Meditation for awareness

By Your Headspace Mindfulness & Meditation Experts

Every time we meditate, we are training in awareness. But what does “awareness” actually mean? This is a deep question. Becoming aware of our awareness is not straightforward, mainly because the untrained mind likes to latch on to whatever object or sight it sees, or whatever thought, emotion, or sensation that arises; in short, whatever we perceive.

When we step away from all of this — without ideas, judgment, inner-dialogue, or the need to define — we step into a space of awareness; a space where we merely observe how the mind behaves, and where we experience the present moment ... without thinking, without distraction.

We meditate to develop a stable awareness over time, to the extent that we are not so easily caught up in, or thrown by, thoughts and emotions. Headspace co-founder Andy Puddicombe says there is ultimately only awareness or non-awareness. Or, to put it another way, distractedness or non-distractedness.

When in a state of awareness, we’re able to zoom out and observe the mind “a little like looking at the earth from the moon,” says Andy. Awareness affords us a whole new perspective, and through this perspective, we gain a whole new understanding. By practicing awareness — not identifying with what we think, what we feel, what we believe, or what we know — we get to create a spaciousness of mind that sets us free from the impact of our thoughts and feelings; it allows us to be more at ease with the moment-to-moment unfolding of life itself.

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Sure, but I still don’t totally get what awareness is ...

Dr. David Cox of the National Health Service likes to use a simple analogy to explain awareness versus non-awareness. “Imagine watching a horror movie alone, at home, with the lights off,” he says. “The movie owns you. It’s terrifying. It’s all you’re aware of and so it has complete control over your emotions.” Similarly, when you’re experiencing thoughts in a state of non-awareness, they can be scary and all-consuming.

In contrast, awareness is like watching that same scary movie by yourself, but this time with the lights on. “With the lights on, you have more context,” explains Dr. Cox. You can see that the movie is in fact just a movie playing on TV, and that there are other things around you like your dog and your favorite pillow. “It’s still scary, but it’s not as bad as it is with the lights off because you have a bit more perspective.”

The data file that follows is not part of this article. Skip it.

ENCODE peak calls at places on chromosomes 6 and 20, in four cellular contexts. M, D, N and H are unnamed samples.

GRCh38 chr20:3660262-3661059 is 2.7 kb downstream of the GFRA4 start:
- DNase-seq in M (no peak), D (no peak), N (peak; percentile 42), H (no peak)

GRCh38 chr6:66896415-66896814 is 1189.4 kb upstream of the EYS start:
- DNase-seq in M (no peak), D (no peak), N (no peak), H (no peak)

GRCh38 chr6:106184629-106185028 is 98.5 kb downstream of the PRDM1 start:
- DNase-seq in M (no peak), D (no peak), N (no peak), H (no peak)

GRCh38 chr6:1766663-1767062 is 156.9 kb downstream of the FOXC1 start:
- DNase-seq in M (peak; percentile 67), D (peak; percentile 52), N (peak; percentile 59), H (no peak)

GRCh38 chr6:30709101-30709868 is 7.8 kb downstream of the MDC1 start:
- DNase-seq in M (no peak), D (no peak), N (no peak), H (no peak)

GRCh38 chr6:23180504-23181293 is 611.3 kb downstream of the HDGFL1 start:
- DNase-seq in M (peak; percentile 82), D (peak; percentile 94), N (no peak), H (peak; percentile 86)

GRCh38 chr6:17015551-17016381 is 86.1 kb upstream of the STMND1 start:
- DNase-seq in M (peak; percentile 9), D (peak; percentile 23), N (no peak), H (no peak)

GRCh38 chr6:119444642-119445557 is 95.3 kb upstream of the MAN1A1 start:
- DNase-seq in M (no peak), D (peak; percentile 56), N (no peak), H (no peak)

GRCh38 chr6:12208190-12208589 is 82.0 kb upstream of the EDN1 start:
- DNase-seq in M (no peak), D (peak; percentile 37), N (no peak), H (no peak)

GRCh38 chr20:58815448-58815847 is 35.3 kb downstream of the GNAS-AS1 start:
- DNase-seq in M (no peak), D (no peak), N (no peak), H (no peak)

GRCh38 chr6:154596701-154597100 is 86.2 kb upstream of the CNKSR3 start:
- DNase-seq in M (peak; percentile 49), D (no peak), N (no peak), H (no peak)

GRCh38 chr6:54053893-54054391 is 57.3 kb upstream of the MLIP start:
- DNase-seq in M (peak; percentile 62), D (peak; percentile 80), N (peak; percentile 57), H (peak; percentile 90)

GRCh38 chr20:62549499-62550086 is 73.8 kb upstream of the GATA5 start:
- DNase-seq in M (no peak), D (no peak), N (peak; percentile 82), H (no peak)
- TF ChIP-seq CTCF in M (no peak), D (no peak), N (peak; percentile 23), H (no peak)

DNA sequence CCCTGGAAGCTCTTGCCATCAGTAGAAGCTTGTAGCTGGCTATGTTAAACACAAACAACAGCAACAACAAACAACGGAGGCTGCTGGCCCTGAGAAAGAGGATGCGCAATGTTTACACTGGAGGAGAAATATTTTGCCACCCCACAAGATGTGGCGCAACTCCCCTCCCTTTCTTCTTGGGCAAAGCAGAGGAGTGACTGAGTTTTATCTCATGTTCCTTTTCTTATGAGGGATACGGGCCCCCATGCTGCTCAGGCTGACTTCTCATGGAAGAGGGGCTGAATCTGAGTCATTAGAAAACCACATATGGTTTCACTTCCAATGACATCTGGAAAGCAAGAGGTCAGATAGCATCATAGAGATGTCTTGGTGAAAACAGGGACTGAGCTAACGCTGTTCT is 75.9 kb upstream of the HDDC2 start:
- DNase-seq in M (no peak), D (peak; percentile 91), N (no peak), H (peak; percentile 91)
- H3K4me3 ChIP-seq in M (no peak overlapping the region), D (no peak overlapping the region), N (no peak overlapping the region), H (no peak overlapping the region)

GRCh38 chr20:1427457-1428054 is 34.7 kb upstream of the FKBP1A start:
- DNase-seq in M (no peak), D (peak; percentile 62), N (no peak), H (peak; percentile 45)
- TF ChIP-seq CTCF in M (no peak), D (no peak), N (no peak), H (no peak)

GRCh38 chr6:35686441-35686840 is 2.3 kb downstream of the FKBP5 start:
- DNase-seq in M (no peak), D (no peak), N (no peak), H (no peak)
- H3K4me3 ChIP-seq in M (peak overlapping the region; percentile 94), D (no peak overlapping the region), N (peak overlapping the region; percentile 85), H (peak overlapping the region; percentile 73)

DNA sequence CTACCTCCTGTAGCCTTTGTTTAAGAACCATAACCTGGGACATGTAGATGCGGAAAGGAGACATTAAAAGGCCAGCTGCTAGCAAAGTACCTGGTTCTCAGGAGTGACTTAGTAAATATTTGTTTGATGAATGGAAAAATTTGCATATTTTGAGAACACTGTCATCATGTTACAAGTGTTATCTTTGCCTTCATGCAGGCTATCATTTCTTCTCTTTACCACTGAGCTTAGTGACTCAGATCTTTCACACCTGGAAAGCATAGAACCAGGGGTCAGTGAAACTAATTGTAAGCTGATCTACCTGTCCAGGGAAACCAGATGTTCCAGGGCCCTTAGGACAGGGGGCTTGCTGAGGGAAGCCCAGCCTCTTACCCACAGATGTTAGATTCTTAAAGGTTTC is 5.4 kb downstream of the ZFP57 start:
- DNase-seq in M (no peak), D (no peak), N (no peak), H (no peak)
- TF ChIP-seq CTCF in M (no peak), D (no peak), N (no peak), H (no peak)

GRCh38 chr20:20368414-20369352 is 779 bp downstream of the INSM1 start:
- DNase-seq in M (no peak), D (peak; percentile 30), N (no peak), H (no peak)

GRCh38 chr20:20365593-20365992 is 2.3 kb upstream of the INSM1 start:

Another way to frame awareness, as suggested in this Headspace article, is to think of small mind, big mind. “Small mind” describes the thinking mind — our intellect, our analysis, our decision-making — but that same mind is prone to being easily distracted or overwhelmed. “Big mind” on the other hand steps into a spaciousness that sees, acknowledges, then lets go of thoughts, emotions, and sensations without involvement.

How do you practice meditation for awareness?

Meditation helps us train in two types of awareness: awareness with an object of focus, and awareness without an object. When we refer to awareness with an object of focus, that might mean resting our attention on the breath; each time the mind wanders, we simply bring the attention back to the breath — and our awareness is restored. The breath acts as our anchor to the present moment.

Awareness without an object is a little tougher, and probably for more seasoned meditators, because we are asking the mind to rest in awareness itself, without focusing on anything. We are just present with the silence and quality of spaciousness.

Through practicing meditation, we’re able to train the mind to expand the amount of time it can rest in awareness. But is all this effort worth it? Yes, because an awareness of thoughts and feelings, and a better understanding of why we think and feel the way we do, allows for more choice in your responses and actions, which in turn, leads to reduced stress, increased happiness, improved relationships, and an overall richer existence.

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What’s self-awareness meditation?

When we use meditation to look inward and gain insight into our thought patterns, we are practicing meditation for self-awareness. Psychologist and author Tasha Eurich describes self-awareness as “the ability to see ourselves clearly — to understand who we are, how others see us, and how we fit into the world around us.”

One positive side effect of practicing awareness meditation is that we begin to see ourselves more clearly through the process. By quieting the noise and witnessing our thoughts without judgment or inner commentary, we can become more intimate with ourselves, our needs, our desires, and our limitations. With this self-knowledge comes the ability to make smarter choices that positively impact our lives and our world. According to Eurich, “There is strong scientific evidence that people who know themselves and how others see them are happier.”

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